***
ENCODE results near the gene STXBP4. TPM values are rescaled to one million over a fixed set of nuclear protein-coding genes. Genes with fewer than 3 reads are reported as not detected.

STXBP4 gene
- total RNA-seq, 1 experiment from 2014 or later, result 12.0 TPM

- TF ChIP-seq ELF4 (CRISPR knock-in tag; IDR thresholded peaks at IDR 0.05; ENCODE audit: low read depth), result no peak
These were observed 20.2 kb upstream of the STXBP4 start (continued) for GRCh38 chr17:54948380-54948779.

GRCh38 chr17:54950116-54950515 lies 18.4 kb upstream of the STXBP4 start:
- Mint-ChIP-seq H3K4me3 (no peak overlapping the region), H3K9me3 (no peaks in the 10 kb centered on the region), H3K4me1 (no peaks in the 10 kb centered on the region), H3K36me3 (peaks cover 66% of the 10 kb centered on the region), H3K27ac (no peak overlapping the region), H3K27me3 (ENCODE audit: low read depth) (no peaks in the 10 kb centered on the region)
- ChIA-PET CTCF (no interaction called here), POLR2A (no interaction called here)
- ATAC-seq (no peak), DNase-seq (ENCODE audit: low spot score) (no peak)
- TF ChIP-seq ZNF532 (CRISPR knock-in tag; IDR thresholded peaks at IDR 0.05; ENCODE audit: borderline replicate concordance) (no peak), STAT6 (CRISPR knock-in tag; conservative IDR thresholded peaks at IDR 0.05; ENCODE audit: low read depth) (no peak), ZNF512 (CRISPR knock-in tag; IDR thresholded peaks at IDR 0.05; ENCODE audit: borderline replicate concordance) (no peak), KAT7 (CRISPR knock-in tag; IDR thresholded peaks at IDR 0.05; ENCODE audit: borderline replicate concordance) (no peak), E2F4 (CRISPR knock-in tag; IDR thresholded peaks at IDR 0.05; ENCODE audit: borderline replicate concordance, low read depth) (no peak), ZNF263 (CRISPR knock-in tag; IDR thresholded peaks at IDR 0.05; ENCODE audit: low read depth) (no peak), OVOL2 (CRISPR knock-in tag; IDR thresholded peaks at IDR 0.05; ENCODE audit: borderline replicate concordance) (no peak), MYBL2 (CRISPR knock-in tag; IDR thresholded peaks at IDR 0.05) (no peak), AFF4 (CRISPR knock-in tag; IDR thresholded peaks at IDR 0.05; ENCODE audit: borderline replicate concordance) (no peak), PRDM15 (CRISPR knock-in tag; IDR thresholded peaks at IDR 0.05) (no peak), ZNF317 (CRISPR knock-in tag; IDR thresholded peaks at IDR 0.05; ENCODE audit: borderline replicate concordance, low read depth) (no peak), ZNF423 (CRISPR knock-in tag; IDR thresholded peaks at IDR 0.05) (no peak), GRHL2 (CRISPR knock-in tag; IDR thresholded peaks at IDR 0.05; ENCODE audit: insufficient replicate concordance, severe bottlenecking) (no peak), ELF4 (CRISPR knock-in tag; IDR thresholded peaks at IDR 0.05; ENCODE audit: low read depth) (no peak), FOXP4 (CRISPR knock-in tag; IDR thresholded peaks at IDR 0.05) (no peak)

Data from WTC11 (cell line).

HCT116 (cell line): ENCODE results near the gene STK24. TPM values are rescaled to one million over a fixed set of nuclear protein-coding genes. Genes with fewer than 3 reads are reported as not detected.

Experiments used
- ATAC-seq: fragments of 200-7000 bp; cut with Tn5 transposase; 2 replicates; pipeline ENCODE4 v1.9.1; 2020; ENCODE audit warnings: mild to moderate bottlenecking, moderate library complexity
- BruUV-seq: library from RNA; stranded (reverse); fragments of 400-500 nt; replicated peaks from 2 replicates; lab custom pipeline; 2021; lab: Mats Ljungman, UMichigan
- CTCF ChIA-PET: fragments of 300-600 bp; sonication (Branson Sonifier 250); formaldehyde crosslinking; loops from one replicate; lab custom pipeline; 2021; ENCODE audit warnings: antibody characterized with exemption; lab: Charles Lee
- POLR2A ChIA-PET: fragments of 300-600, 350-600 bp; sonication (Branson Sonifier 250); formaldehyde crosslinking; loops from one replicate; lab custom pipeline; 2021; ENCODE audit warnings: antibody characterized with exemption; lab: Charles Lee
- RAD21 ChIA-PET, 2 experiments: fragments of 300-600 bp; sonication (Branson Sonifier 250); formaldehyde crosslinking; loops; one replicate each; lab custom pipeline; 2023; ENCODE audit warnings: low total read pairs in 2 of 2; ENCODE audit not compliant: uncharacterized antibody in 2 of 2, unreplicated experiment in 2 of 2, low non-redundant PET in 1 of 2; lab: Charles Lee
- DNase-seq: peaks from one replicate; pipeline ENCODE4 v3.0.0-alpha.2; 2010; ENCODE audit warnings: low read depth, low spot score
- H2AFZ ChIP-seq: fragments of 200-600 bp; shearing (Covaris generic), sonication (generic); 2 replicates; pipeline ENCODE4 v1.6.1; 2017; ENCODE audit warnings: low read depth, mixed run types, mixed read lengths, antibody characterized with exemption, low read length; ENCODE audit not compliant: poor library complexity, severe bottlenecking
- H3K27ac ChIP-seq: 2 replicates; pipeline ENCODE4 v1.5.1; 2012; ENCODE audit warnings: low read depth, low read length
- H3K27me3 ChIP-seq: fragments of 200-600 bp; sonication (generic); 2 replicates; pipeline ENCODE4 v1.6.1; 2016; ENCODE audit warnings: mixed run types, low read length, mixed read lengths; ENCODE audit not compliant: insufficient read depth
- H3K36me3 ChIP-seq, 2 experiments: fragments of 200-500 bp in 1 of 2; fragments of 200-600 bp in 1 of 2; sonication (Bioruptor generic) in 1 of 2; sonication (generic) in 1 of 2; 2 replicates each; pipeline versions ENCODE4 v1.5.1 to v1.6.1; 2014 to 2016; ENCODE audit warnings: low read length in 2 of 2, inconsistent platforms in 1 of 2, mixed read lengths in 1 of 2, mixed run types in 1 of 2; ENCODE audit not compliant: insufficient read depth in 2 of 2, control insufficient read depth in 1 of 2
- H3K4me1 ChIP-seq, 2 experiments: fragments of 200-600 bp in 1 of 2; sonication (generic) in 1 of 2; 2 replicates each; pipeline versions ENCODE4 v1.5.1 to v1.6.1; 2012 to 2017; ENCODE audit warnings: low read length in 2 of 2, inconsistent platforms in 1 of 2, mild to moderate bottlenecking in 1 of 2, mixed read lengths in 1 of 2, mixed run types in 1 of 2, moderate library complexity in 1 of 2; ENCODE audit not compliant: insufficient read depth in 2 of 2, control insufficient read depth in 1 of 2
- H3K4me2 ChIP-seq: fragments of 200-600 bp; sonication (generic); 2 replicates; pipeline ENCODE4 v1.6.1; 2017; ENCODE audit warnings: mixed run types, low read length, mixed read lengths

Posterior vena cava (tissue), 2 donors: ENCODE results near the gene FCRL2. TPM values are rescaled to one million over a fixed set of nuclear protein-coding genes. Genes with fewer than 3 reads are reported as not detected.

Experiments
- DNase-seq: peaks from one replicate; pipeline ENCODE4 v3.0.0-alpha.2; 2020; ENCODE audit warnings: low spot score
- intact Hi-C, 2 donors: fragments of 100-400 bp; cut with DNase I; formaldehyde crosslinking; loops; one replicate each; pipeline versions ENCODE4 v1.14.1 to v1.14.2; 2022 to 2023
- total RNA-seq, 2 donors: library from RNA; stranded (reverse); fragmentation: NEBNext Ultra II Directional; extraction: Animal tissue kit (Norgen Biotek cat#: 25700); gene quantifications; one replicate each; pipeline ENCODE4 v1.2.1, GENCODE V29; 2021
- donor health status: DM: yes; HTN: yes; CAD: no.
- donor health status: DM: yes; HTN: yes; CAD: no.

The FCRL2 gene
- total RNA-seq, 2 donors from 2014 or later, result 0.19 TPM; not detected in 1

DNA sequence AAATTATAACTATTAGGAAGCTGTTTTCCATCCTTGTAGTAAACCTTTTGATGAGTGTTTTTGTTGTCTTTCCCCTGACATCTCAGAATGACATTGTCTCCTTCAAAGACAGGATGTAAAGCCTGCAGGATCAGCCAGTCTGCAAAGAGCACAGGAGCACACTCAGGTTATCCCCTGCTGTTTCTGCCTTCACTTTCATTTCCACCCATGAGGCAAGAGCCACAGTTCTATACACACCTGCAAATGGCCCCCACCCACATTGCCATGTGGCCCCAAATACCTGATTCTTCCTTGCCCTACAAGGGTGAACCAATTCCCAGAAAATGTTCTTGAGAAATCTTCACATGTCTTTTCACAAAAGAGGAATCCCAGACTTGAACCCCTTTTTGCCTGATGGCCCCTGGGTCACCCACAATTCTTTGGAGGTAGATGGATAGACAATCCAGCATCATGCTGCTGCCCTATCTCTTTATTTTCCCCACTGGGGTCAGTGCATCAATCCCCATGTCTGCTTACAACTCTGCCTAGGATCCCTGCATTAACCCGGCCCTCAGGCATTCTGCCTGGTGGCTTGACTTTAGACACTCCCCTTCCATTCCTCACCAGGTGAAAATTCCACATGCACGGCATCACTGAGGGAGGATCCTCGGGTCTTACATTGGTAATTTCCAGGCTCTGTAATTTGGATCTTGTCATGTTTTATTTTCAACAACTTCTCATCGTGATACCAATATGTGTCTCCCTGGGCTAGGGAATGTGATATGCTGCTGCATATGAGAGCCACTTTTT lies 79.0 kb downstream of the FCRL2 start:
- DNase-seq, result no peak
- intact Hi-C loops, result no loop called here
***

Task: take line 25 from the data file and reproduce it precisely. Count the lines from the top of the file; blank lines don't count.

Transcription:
- H3K4me2 ChIP-seq: fragments of 200-600 bp; sonication (generic); 2 replicates; pipeline ENCODE4 v1.6.1; 2017; ENCODE audit warnings: mixed run types, low read length, mixed read lengths